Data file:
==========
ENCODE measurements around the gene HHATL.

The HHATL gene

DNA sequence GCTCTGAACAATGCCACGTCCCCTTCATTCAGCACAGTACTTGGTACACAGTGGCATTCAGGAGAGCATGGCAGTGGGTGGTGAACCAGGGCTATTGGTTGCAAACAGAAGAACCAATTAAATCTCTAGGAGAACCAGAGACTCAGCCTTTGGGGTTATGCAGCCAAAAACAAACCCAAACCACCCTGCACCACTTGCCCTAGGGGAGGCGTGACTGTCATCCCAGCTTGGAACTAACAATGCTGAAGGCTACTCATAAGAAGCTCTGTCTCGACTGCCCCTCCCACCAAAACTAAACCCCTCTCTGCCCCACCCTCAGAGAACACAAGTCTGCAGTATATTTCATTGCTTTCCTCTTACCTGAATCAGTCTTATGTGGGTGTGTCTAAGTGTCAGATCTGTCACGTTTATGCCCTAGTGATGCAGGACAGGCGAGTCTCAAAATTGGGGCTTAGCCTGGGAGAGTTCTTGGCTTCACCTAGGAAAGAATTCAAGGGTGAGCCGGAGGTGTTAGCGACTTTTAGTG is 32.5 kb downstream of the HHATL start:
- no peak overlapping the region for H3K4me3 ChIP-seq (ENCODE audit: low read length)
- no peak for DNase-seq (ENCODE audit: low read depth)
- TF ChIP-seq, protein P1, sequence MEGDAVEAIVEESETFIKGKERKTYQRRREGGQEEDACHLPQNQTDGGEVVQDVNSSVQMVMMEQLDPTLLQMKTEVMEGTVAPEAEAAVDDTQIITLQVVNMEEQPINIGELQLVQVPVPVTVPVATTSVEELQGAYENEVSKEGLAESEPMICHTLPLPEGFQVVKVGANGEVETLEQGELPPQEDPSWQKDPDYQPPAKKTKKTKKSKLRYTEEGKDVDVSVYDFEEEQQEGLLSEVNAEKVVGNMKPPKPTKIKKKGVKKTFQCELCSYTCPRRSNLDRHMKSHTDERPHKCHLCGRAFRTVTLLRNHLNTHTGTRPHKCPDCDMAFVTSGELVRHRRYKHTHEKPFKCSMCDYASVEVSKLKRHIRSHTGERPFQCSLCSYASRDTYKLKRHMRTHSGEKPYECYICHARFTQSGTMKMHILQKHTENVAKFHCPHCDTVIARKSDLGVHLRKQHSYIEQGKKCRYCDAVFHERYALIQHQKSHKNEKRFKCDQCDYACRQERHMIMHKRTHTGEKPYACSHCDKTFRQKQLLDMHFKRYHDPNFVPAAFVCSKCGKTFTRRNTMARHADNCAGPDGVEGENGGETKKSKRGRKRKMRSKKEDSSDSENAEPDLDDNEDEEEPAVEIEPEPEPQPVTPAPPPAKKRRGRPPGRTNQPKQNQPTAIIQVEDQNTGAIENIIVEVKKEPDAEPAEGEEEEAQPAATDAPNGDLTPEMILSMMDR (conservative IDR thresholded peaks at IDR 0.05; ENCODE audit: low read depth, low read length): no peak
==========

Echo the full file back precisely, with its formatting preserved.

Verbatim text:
ENCODE measurements around the gene HHATL.

The HHATL gene

DNA sequence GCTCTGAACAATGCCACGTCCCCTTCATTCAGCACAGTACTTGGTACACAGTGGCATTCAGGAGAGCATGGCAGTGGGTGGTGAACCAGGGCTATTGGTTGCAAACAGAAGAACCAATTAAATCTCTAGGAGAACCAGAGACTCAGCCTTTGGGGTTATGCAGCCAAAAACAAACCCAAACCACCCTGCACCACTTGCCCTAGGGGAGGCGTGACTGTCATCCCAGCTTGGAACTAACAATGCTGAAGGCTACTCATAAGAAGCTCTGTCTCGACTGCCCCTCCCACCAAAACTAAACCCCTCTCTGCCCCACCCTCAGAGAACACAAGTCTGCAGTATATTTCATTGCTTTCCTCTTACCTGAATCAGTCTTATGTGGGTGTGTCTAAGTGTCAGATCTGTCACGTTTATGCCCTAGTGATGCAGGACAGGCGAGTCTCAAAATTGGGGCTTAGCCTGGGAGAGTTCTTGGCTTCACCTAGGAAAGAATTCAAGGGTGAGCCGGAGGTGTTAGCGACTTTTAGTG is 32.5 kb downstream of the HHATL start:
- no peak overlapping the region for H3K4me3 ChIP-seq (ENCODE audit: low read length)
- no peak for DNase-seq (ENCODE audit: low read depth)
- TF ChIP-seq, protein P1, sequence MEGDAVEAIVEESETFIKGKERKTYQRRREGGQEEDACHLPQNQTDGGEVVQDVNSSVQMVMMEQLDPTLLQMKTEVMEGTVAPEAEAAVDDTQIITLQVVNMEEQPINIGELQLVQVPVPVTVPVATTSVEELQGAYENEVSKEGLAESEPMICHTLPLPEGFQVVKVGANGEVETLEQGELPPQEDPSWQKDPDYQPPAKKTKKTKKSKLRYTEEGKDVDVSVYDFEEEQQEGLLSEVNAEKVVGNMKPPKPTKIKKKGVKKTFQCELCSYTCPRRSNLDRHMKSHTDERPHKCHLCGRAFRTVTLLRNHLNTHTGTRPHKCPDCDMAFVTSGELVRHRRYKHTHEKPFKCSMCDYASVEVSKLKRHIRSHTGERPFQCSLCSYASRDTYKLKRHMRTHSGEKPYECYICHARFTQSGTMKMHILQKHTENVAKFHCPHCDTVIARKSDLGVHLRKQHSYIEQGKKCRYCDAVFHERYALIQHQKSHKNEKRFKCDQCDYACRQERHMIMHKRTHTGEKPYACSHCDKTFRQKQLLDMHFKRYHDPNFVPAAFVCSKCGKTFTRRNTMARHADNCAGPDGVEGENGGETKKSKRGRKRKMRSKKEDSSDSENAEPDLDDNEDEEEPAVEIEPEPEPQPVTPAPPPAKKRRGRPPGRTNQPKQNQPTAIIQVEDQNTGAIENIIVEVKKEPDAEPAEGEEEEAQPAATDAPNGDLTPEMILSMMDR (conservative IDR thresholded peaks at IDR 0.05; ENCODE audit: low read depth, low read length): no peak